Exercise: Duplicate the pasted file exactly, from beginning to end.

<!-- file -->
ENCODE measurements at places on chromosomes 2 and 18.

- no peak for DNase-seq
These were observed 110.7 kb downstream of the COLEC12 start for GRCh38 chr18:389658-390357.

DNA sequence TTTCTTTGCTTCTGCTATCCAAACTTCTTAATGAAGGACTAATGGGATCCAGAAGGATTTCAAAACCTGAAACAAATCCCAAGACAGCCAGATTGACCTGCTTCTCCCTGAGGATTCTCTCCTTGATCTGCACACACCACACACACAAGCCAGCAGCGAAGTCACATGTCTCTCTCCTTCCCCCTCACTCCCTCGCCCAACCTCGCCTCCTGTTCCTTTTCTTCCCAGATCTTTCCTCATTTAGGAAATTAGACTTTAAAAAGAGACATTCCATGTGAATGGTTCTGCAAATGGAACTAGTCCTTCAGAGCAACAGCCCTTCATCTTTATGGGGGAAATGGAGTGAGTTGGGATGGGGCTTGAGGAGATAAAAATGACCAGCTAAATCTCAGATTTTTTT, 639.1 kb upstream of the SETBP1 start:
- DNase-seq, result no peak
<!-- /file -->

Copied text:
ENCODE measurements at places on chromosomes 2 and 18.

- no peak for DNase-seq
These were observed 110.7 kb downstream of the COLEC12 start for GRCh38 chr18:389658-390357.

DNA sequence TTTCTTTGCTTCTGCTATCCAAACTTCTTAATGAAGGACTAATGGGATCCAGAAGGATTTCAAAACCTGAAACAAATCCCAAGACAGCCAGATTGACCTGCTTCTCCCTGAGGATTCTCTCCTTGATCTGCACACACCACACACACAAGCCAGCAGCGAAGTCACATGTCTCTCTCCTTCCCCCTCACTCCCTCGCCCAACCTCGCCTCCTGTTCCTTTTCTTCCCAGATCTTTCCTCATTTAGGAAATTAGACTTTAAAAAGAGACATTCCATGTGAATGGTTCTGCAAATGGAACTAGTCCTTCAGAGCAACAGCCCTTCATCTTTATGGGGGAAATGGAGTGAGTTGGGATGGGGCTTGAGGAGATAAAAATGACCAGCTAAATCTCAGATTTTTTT, 639.1 kb upstream of the SETBP1 start:
- DNase-seq, result no peak